Tuesday, September 14, 2010

American Jazz Quartet Nasar Abadey and SUPERNOVA in Ethiopia

Addis Ababa, September 13, 2010 (Nazret.com)– Under the auspices of the U.S. State Department’s The Rhythm Road: American Music Abroad program, the jazz quartet Nasar Abadey and SUPERNOVA is visiting Ethiopia from September 13-17 for concert performances, master classes and exchanges with Ethiopia’s own famed jazz and traditional musicians.

SUPERNOVA, formed in 1979, is known for its innovative explorations of various jazz elements, including African rhythms, bebop, fusion, Afro-Cuban, Afro-Brazilian, and free form. The visit of Naser Abadey and SUPERNOVA to Ethiopia is part of the quartet’s 2010 tour to five African countries also including Rwanda, Uganda, Mozambique and Zambia. Nasar Abadey and the other members of the quartet view their African journey as an opportunity to engage in dialogue and performance that reflects and responds to the history and the mixture of cultures that contributed to the creation of jazz as an art form.

In Ethiopia, Nasar Abadey and SUPERNOVA will be performing concerts at the Alliance Ethio-Francaise, the Mekane Yesus Jazz School, and the Ethiopian National Theater. The quartet will also have the opportunity to conduct master classes with students from the African Jazz School, the Mekane Yesus Jazz School and the Yared School of Music at Addis Ababa University. In discussing the group’s upcoming trip to Ethiopia, Nasar Abadey said that he and his colleagues are looking forward to the opportunity to perform before Ethiopian audiences, meet Ethiopian musicians and learn more about Ethiopian jazz and traditional music.

Nasar Abadey and SUPERNOVA will be performing at the Ethiopian National Theater on September 17. Sheger FM will be making a limited number of tickets (on a “first come, first serve” basis) available to Ethiopian jazz lovers who call in to the radio station during the week of September 13. Interested people should tune into Sheger FM’s Tadiyas Addis program or call the radio station at 011-155-4545/46 for further details.

The Rhythm Road: American Music Abroad an ongoing collaboration between the State Department’s Bureau of Educational and Cultural Affairs and New York’s Jazz at Lincoln Center, is intended to promote mutual respect and understanding with audiences worldwide. The Rhythm Road evolved from the American Jazz Ambassadors program, which was conceived by U.S. Congressman Adam Clayton Powell, Jr. in 1955. Jazz Ambassadors have included such renowned American musicians as Dizzy Gillespie, Louis Armstrong, Dave Brubeck and Duke Ellington. As a Jazz Ambassador, Ellington visited Ethiopia in 1973, receiving a Medal of Honor from Emperor Haile Selassie and improvising with the father of Ethio-Jazz, Mulatu Astatke.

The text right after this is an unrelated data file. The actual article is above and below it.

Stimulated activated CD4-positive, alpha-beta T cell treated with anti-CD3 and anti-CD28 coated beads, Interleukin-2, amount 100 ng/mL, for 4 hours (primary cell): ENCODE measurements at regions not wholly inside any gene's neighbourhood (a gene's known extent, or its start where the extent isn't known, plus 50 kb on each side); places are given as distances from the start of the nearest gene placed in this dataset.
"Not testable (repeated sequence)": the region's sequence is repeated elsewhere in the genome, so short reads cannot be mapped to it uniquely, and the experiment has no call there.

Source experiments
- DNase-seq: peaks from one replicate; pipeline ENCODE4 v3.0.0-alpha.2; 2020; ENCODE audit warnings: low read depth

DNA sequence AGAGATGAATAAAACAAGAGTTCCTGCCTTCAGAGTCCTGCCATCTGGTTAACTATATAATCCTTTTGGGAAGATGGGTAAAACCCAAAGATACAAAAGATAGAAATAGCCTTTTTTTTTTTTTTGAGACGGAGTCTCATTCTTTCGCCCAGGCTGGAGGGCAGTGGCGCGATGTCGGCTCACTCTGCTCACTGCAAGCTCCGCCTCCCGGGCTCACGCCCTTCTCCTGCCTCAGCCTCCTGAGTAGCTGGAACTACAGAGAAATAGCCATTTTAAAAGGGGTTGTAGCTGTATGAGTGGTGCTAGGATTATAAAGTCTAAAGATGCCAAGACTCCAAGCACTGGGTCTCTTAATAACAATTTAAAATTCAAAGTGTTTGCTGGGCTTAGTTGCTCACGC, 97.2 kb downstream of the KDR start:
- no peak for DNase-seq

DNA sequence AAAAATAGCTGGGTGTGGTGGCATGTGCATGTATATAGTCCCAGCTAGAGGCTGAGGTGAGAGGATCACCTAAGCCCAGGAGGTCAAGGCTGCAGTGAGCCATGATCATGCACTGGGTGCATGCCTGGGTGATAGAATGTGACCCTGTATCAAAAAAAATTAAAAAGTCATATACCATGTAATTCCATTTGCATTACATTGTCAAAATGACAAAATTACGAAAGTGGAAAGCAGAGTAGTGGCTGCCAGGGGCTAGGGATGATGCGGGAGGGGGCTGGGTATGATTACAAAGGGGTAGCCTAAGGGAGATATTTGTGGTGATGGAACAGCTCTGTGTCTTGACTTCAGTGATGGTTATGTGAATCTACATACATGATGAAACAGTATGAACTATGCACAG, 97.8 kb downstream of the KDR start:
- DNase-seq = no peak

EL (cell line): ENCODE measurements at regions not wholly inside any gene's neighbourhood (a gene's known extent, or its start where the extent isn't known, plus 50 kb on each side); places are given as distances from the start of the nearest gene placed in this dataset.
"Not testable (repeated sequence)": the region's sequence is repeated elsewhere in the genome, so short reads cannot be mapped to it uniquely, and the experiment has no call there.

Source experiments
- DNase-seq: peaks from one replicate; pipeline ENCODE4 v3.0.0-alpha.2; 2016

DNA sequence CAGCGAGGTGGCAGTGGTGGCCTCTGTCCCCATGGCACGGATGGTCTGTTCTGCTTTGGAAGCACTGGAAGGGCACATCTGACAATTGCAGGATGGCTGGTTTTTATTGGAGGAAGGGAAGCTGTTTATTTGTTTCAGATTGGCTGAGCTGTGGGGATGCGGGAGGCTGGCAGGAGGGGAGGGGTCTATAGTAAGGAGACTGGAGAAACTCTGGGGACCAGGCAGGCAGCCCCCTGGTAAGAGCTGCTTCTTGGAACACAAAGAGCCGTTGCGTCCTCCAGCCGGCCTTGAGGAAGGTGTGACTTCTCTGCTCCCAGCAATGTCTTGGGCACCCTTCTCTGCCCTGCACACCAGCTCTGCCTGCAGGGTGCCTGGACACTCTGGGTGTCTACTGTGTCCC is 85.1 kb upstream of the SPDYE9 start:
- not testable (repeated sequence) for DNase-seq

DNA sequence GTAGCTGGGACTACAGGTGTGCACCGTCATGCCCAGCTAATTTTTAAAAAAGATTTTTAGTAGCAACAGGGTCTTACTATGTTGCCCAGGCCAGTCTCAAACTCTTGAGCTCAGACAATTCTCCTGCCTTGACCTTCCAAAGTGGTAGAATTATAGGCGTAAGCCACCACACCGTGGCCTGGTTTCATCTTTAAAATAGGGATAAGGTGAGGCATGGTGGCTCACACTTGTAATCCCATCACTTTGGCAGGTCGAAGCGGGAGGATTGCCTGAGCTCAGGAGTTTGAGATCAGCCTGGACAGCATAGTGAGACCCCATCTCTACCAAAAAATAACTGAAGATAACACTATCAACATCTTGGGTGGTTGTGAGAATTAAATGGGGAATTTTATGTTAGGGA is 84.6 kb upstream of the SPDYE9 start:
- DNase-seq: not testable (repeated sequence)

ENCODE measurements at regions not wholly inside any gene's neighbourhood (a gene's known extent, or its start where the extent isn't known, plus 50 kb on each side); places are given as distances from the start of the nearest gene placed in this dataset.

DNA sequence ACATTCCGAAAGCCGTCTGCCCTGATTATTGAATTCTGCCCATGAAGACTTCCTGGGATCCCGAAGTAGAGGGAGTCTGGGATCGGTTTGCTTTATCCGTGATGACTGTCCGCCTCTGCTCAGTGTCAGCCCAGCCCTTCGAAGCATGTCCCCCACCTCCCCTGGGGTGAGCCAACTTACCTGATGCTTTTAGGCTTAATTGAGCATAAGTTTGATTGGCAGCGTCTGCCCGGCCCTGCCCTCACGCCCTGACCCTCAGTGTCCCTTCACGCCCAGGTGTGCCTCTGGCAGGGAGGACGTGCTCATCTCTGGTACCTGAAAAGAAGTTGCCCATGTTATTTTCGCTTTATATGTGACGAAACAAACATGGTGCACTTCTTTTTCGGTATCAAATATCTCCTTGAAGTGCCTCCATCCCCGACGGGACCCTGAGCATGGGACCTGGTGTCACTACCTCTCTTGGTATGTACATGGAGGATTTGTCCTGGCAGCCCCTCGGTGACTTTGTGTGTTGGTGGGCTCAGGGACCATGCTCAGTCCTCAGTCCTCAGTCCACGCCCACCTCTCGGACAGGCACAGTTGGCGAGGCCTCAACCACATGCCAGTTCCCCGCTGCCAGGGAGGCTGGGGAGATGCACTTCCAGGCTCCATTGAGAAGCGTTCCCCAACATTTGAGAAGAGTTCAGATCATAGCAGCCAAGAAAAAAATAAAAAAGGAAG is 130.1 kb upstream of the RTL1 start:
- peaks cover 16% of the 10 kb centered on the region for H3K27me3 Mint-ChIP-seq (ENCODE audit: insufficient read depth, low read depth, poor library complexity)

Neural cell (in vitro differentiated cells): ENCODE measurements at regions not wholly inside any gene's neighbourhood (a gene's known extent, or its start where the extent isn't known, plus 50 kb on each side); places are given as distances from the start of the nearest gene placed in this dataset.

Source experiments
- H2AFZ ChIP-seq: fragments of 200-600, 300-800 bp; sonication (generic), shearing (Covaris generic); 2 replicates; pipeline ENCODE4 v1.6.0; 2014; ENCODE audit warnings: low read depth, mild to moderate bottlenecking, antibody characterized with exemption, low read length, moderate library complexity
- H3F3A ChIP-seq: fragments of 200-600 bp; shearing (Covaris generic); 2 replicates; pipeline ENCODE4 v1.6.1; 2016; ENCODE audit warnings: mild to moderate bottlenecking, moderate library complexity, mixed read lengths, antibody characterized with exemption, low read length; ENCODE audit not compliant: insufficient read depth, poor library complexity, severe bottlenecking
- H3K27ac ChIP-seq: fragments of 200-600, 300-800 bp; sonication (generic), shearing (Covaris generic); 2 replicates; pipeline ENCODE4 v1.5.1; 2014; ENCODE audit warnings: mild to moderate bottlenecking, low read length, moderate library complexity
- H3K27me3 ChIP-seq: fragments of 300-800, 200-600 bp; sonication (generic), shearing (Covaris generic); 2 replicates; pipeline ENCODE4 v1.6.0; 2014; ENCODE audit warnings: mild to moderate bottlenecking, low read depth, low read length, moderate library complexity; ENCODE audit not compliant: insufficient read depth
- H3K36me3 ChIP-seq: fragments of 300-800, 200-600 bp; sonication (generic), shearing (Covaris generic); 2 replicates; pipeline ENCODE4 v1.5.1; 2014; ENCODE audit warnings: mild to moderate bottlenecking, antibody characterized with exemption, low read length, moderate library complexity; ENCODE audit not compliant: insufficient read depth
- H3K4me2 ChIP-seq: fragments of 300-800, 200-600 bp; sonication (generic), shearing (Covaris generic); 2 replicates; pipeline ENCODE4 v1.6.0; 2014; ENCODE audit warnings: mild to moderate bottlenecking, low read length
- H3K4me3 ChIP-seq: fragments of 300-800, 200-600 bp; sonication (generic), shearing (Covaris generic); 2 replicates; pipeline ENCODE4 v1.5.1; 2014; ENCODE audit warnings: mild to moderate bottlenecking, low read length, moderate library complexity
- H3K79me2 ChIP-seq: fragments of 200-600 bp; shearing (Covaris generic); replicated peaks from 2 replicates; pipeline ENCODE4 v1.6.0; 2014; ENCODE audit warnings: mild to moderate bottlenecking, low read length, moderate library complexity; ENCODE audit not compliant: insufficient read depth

Nasar Abadey (drums) began playing drums at age five and received his first drum set at age 16. Inspired by Tony Williams, Max Roach, and Roy Haynes, this Maryland native creates jazz music steeped in modal, free form, fusion, and avant-garde styles pioneered in the 1960s and 1970s. His personal style is explosive, intriguing, and melodic. He has worked with Sonny Fortune, Dizzy Gillespie, and others. Abadey released his debut recording, Mirage, in 2000 (Amosaya Record), and is planning a follow-up release in 2010. Abadey has toured Europe, Africa, and the Caribbean. He is Professor of Jazz Percussion at Peabody Conservatory of Music, teaches privately, and runs workshops in Washington, D.C. and its neighboring public schools. Abadey attended Howard University and the University of the District of Columbia.

Joe Ford (saxophone) is a passionate saxophonist who began playing in 1958 while in elementary school in Buffalo, New York. His melodious, humorous, dark and insightful style reflects the broad spectrum of the American experience, and ranges from spirituals, country, and rural blues to contemporary musical concepts and avant-garde jazz. Ford is classically trained and his influences include Sidney Bechet, John Coltrane, and Sonny Rollins. He has worked with musicians such as Frank Foster, McCoy Tyner, and the Fort Apache Band. His original post-bop tunes can be found on his album Today’s Nights. Ford received his Bachelor of Science in music education at Central State University, Wilberforce, Ohio.

Corcoran Holt (bass) began playing djembe and other West African percussion at the age of four and began his study of classical acoustic bass at age ten with the renowned D.C. Youth Orchestra. He attended the Duke Ellington School of the Arts in Washington, D.C., received a bachelor’s degree in Jazz Studies from Shenandoah Conservatory, and earned a master’s degree in Jazz Studies from Queens College under the tutelage of Buster Williams. Holt has performed domestically and internationally with jazz greats including Curtis Fuller and Jimmy Heath and is a current member of the Steve Turre group. In March 2009, he toured with Alvin Atkinson and the Sound Merchants on a U.S. State Department tour in the Middle East. He resides in Brooklyn, New York.

Richard Johnson (piano) is a skilled jazz pianist and active music educator. Born in Pittsburgh, Johnson graduated from the Berklee School of Music, earned a master’s degree in Jazz Pedagogy from Boston Conservatory, and graduated from the Thelonious Monk Institute of Jazz Performance. Johnson has been a member of Wynton Marsalis' Septet, the Jazz at Lincoln Center Orchestra, Russell Malone's quartet and Irvin Mayfield's quintet. Johnson’s Reach AFAR “Jazz to Hip-Hop” programs have been extremely popular in schools across Atlanta. Along with his educational projects, Johnson maintains an active jazz performance schedule. He toured in East Africa with the Rhythm Road and in Central and South America, and South Asia on other U.S. State Department tours.

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